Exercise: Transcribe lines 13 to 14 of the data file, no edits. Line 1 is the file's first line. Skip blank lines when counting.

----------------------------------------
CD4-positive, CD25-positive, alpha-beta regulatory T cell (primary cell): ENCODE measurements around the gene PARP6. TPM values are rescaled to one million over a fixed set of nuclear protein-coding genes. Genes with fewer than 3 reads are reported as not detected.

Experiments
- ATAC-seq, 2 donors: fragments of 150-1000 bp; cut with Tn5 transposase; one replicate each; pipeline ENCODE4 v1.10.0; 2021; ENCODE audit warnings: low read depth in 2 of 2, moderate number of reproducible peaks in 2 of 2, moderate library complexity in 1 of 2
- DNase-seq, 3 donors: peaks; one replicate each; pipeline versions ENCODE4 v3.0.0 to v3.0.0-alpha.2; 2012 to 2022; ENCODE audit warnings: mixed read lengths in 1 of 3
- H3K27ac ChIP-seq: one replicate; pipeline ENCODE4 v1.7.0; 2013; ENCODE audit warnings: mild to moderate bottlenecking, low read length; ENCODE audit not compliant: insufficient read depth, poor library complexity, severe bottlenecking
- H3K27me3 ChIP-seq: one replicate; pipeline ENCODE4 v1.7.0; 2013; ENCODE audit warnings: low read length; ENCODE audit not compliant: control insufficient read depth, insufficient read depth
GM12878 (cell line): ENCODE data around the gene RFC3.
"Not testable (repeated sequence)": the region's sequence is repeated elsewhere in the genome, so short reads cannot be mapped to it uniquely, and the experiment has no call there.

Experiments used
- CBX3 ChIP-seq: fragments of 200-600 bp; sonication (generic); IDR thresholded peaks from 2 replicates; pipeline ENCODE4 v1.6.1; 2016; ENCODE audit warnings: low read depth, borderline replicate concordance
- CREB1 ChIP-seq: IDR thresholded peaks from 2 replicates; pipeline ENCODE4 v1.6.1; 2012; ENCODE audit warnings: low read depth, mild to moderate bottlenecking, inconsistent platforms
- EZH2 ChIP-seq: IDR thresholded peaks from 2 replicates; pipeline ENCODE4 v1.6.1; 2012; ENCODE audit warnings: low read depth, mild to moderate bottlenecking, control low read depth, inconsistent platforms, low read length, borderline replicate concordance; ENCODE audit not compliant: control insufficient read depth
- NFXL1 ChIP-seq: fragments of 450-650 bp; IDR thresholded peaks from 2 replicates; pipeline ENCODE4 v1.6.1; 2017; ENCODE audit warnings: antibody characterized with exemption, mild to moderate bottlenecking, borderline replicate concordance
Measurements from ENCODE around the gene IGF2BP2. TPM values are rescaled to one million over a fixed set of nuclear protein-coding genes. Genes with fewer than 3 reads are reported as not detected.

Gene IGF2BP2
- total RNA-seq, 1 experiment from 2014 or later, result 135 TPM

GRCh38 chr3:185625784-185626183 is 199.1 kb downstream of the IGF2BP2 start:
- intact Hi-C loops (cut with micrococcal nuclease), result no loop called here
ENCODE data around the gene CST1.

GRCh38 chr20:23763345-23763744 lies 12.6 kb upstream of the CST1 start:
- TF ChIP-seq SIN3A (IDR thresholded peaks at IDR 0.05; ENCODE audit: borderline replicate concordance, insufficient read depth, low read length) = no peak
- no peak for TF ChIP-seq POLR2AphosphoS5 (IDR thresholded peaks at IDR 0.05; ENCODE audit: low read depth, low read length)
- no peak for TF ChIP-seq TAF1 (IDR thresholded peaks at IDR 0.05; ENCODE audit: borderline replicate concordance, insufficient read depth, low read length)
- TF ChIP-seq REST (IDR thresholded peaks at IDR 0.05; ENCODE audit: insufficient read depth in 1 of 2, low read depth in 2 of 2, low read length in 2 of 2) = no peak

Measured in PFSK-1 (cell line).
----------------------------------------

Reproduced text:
- NFXL1 ChIP-seq: fragments of 450-650 bp; IDR thresholded peaks from 2 replicates; pipeline ENCODE4 v1.6.1; 2017; ENCODE audit warnings: antibody characterized with exemption, mild to moderate bottlenecking, borderline replicate concordance
Measurements from ENCODE around the gene IGF2BP2. TPM values are rescaled to one million over a fixed set of nuclear protein-coding genes. Genes with fewer than 3 reads are reported as not detected.